Dwin Bramall: The Authorised Biography of Field Marshal The Lord Bramall


This biography, written in lucid and workman-like style and with the co-operation of its distinguished subject, is well worth reading at several levels. First, it tells the pleasing human story of a life of high felicity in the Roman sense, with general good fortune partnering conspicuous merit to yield an almost unbroken sequence of happy outcomes. A resolve to use considerable talents to very best effect in everything undertaken is manifest not just in the central career to the professional summit but also in the attainment of notable skill as an amateur painter and of cricketing ability not far short of first-class, and readiness in retirement to give unabated energy to a diversity of tasks ranging from Lord Lieutenancy through Presidency of the Marylebone Cricket Club to leadership in the Imperial War Museum and the Travellers’ Club.

 

The second dimension of interest is the insight provided into the practices, values and standards of what is probably the best all-round professional army in the world. Lord Bramall had a notable fighting year, as the Military Cross testifies, in the final stages of the Second World War, and then as a lieutenant colonel he commanded effectively in the twilight mid-sixties ‘confrontation’ with Indonesia; and though he did not, in more senior days, find himself in operational roles in Northern Ireland or elsewhere, his determined commitment to pragmatic, modern and flexible training shows powerfully through. The portrayal of Army life as a whole deserves to be widely noticed.

 

A third level is the account given of Bramall’s advocacy, beginning well before this became conventional wisdom, of the role of British military expertise as a versatile instrument of policy in ways reaching beyond the direct application or threat of force against open adversaries. His writings from the early 1970s onwards tellingly foreshadow the fruitful strand of exploitation subsequently highlighted in George Robertson’s ‘defence diplomacy’ theme of the late 1990s. His contribution in this way, while mostly not seeking to rival the confident incisiveness of such figures as Michael Carver, Shan Hackett, David Fraser and Nigel Bagnall, reflects an active mind fully open to new and broad ideas. (This offers, in passing, a reminder that it must be something about professional culture, not just chance, that underlies the intriguing fact that across the past forty years the top ranks of the Army have been markedly richer in strategic thinker-writers than the other two Services put together.)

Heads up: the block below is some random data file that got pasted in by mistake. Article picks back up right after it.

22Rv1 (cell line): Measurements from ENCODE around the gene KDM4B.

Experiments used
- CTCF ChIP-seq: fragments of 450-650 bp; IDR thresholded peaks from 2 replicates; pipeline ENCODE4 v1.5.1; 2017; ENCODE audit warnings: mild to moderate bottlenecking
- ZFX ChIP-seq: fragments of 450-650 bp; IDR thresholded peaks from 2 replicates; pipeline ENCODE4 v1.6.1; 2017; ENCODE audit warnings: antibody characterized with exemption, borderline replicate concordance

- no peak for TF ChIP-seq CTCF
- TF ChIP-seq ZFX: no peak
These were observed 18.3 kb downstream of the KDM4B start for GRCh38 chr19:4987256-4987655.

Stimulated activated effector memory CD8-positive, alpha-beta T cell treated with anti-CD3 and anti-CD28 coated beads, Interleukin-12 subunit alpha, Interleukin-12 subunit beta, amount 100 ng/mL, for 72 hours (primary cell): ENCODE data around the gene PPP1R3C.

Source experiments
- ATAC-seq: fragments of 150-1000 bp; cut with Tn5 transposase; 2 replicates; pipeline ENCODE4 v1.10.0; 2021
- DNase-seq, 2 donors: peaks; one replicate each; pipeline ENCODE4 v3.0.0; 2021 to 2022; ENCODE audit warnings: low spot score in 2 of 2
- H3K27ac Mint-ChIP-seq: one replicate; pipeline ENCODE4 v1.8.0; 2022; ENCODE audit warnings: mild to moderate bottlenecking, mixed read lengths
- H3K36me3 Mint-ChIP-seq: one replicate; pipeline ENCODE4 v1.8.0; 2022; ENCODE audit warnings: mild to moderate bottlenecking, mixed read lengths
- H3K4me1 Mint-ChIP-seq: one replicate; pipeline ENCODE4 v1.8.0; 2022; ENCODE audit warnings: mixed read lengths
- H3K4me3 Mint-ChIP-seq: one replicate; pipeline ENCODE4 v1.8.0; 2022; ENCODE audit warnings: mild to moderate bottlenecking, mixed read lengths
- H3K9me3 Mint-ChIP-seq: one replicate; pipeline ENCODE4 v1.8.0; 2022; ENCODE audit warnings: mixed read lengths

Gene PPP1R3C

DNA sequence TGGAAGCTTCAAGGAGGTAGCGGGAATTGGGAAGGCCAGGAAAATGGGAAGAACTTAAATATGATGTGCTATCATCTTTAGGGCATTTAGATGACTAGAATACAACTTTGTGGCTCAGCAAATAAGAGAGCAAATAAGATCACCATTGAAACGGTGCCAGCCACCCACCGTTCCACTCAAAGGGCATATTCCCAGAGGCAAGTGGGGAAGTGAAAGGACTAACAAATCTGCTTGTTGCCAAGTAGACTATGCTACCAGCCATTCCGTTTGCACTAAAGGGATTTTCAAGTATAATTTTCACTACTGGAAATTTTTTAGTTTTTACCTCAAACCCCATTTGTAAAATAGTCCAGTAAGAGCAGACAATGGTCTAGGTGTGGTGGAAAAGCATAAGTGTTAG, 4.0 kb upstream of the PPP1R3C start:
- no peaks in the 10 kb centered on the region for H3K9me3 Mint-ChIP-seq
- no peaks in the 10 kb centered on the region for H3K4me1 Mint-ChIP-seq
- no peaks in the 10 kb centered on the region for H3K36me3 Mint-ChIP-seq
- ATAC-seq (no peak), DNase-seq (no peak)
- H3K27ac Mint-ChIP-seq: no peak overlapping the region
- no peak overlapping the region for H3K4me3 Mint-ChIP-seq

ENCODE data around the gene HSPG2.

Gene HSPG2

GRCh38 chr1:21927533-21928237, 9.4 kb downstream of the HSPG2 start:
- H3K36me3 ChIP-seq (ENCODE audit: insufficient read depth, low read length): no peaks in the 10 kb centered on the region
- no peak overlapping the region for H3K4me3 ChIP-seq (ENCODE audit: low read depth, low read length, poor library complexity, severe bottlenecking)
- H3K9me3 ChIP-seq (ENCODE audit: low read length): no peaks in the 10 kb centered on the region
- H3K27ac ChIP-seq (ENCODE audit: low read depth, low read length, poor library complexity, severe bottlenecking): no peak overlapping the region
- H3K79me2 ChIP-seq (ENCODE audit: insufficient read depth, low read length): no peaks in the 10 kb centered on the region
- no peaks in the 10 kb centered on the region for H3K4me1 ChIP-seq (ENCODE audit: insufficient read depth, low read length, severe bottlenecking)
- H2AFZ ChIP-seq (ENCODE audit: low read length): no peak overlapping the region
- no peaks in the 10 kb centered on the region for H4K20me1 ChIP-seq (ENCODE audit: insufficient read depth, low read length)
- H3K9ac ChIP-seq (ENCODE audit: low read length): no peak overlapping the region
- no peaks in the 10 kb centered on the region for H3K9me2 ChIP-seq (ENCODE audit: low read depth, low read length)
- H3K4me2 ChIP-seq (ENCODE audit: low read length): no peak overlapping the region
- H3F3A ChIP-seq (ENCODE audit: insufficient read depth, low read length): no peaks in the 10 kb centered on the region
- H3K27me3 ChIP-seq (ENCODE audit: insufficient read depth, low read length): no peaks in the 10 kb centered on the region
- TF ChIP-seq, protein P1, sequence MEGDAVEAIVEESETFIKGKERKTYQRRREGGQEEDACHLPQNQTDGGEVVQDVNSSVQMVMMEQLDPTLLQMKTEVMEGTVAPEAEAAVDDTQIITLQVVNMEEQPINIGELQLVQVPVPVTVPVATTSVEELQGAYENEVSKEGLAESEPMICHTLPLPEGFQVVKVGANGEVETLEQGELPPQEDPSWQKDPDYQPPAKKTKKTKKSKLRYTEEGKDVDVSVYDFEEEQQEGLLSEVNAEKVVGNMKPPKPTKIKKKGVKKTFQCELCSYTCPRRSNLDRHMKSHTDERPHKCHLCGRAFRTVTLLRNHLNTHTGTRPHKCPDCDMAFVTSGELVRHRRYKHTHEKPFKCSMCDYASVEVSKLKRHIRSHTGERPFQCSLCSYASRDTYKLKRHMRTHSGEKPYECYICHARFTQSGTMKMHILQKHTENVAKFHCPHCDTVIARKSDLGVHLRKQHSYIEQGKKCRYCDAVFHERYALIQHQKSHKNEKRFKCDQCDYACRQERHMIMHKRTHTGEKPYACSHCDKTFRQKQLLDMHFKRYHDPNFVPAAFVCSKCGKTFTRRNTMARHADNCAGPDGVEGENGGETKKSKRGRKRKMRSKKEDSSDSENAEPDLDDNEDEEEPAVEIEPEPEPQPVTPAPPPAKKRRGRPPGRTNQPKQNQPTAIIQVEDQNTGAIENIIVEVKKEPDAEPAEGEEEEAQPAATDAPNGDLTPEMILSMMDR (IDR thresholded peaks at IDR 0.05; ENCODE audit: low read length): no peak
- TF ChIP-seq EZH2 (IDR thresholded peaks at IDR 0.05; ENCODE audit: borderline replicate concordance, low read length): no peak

The book’s least successful elements are those dealing with the final period of Army service, as Chief firstly of the General Staff and then of the Defence Staff. There are factual slips – the account of the transition from Polaris to Trident, for instance, is all over the place. More importantly, though Lord Bramall’s overall record in those years is unquestionably admirable, the Tillotson portrayal – which elsewhere commendably manages to avoid mere hagiography – tends hereabouts to slide from empathy into uncritical apologia, reluctant ever to allow on any issue that those who from the standpoint of different responsibilities took a divergent view might sometimes have been right; and a more detached observer might have been readier to raise an eyebrow at the low-profile wariness that seems occasionally to have marked the Bramall stance in the 1981 ‘Nott’ defence review and the 1982 Falklands War. A striking generalized antipathy – more the author’s own, one hopes, than his subject’s – to civil servants is on display, with at its worst a grating blend of the ignorant and the offensive. Just for example, senior Ministry of Defence officials of the period would be perplexed to hear that ‘thanks to the Civil Service system of switching staff members from one Department of State to another…they seldom develop any real loyalty to the one in which they are currently employed’.

 

It would, however, be a pity if such shortcomings were to drain attention away either from the book’s significant strengths or from the value of having a permanent record of a life of notably varied yet consistent distinction. Any serious military library should have a copy.

 

Sir Michael Quinlan
Visiting Professor, Centre for Defence Studies, King’s College London




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